Hackensack Meridian Health had the first recorded COVID-19 case in the state — and it has treated more cases than any other system. In fact, on Tuesday, it released a patient from its system for the 5,000th time since the pandemic started in mid-March.
The system, which includes 14 hospitals as well as dozens of other health care facilities, was treating as many as 3,000 patients a day in mid-April. It’s now treating approximately 1,250. It’s a nice drop, for sure. But CEO Bob Garrett said it’s no reason for anyone to feel the pandemic is over.
ROI-NJ talked with Garrett to get his take on all things COVID-19 and health care in the state.
Here’s a look at the interview, which has been condensed for clarity:
ROI-NJ: What is the state of the COVID-19 pandemic at HMH right now?
Bob Garrett: We’re seeing the trends continuing to decrease. Hospitalizations continue to go down. There are individual lifts from day to day, but the macro trend is continuing to go down. Having said that, though, are we numb to this? No. We’re not, because we’re still seeing a significant number of patients in our hospitals, in ICU on ventilators and, unfortunately, seeing patients dying from COVID-19.
I would say we’re still very focused on the response, which has been an all-hands effort from the beginning, whether that be increasing capacity by tripling our ICU, whether it means ramping up our testing, which we have significantly done, whether it means securing a steady supply chain for PPE and ventilators and other types of supplies and equipment, which we did.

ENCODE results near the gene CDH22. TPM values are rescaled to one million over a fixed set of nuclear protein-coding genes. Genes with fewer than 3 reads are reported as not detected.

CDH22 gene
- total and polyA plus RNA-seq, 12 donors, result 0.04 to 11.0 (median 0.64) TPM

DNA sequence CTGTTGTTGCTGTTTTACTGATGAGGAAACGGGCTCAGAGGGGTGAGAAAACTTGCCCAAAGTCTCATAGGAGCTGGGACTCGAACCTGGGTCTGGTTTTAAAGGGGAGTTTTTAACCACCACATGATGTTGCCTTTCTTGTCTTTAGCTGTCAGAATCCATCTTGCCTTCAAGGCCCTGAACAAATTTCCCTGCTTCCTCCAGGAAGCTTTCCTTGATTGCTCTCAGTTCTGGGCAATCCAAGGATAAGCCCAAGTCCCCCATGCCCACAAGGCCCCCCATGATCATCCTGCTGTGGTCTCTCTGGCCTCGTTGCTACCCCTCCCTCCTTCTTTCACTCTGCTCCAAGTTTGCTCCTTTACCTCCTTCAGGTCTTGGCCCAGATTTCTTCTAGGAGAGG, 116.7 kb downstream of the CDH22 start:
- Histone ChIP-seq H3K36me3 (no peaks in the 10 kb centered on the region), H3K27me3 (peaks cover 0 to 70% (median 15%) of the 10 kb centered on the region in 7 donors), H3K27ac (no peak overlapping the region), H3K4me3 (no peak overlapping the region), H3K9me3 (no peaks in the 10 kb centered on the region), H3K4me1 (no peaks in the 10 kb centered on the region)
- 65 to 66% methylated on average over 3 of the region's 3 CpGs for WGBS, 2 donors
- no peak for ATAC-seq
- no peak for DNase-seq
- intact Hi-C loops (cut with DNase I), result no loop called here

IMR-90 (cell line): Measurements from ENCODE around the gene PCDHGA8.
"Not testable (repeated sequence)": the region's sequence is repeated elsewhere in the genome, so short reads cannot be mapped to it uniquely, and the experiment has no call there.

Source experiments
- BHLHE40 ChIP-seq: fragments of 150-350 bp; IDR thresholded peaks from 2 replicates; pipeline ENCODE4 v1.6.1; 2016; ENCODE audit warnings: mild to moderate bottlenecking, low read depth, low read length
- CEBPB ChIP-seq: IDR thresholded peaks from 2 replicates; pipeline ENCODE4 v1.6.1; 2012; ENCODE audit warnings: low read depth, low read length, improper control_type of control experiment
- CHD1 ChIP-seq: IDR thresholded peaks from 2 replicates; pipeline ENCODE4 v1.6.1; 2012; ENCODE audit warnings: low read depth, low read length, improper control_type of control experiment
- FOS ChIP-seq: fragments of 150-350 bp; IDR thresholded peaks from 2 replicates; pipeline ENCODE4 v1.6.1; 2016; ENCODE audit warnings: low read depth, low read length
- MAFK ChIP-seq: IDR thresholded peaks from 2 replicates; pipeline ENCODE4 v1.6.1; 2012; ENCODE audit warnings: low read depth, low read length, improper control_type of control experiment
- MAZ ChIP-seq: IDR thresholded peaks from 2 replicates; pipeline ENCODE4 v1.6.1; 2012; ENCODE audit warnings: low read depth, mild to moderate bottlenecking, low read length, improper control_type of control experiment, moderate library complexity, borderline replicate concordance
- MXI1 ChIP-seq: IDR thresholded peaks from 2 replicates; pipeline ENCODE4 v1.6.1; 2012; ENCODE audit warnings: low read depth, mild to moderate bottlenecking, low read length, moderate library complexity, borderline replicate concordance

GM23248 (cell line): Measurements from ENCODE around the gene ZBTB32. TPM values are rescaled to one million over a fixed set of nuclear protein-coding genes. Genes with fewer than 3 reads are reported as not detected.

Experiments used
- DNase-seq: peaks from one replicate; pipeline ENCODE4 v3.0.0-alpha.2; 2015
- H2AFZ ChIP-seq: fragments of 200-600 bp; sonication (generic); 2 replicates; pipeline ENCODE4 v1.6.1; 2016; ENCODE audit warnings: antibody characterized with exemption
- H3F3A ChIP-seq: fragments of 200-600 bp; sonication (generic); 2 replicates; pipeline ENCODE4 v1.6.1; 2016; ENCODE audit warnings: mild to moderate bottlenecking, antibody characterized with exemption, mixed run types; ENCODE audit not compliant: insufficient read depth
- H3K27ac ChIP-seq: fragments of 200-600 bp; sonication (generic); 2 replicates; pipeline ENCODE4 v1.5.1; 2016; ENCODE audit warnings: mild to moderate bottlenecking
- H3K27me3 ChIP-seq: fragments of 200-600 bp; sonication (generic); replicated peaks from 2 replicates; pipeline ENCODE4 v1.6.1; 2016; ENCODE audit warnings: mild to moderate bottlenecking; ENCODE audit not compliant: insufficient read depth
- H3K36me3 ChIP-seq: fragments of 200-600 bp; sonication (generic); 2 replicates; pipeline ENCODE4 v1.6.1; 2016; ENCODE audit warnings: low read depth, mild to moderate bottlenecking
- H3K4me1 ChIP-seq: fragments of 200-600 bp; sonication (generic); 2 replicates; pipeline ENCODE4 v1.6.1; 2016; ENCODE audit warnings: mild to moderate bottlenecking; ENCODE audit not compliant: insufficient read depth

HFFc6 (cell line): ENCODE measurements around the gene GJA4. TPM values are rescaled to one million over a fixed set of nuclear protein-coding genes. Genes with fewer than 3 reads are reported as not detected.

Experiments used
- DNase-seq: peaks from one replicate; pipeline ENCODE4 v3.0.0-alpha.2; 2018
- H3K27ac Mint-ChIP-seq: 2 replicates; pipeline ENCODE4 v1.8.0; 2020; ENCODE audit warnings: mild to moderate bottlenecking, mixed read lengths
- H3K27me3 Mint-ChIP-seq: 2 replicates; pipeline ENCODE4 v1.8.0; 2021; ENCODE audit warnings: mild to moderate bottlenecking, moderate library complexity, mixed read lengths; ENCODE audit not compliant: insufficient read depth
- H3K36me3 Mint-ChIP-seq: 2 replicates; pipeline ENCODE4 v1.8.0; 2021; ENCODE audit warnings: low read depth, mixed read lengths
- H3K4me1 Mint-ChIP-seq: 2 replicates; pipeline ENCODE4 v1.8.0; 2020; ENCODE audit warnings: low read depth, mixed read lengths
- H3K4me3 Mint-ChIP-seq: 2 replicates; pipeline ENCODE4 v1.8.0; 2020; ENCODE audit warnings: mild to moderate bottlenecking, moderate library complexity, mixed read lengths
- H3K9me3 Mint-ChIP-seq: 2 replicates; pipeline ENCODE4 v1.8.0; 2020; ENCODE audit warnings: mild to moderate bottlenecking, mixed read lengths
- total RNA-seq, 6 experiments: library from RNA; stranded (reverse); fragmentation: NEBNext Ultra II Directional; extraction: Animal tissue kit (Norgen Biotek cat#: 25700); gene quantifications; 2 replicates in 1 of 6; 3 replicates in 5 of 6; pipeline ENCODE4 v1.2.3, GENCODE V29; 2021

ROI: This begs the question: Where does the system go from here?
BG: We’ve formed a steering committee internally to look at how we can fully recover from this pandemic — what lessons did we learn and what’s the new norm? We’re looking at everything, the entire way that care is being delivered. We’re looking at our structure — how does that work in a post-pandemic world? And we’re also looking at, how do we prepare for the next wave, which Dr. (Anthony) Fauci and others have predicted is going to come this fall or winter.
ROI: Do you see any immediate changes that you’ve made sticking in a post-pandemic world?